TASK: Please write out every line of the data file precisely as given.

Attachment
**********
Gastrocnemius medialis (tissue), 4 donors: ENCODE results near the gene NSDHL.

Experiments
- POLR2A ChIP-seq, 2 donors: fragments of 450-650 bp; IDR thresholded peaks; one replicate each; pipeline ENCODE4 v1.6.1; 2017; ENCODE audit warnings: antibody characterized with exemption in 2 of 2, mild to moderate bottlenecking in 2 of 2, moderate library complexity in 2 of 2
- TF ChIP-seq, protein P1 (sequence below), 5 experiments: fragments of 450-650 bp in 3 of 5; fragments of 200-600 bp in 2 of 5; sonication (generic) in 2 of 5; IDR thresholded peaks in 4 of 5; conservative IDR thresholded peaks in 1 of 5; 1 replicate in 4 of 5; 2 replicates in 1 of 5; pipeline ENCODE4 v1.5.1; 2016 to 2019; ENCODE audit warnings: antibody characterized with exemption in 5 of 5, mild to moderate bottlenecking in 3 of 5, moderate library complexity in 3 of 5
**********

Gastrocnemius medialis (tissue), 4 donors: ENCODE results near the gene NSDHL.

Experiments
- POLR2A ChIP-seq, 2 donors: fragments of 450-650 bp; IDR thresholded peaks; one replicate each; pipeline ENCODE4 v1.6.1; 2017; ENCODE audit warnings: antibody characterized with exemption in 2 of 2, mild to moderate bottlenecking in 2 of 2, moderate library complexity in 2 of 2
- TF ChIP-seq, protein P1 (sequence below), 5 experiments: fragments of 450-650 bp in 3 of 5; fragments of 200-600 bp in 2 of 5; sonication (generic) in 2 of 5; IDR thresholded peaks in 4 of 5; conservative IDR thresholded peaks in 1 of 5; 1 replicate in 4 of 5; 2 replicates in 1 of 5; pipeline ENCODE4 v1.5.1; 2016 to 2019; ENCODE audit warnings: antibody characterized with exemption in 5 of 5, mild to moderate bottlenecking in 3 of 5, moderate library complexity in 3 of 5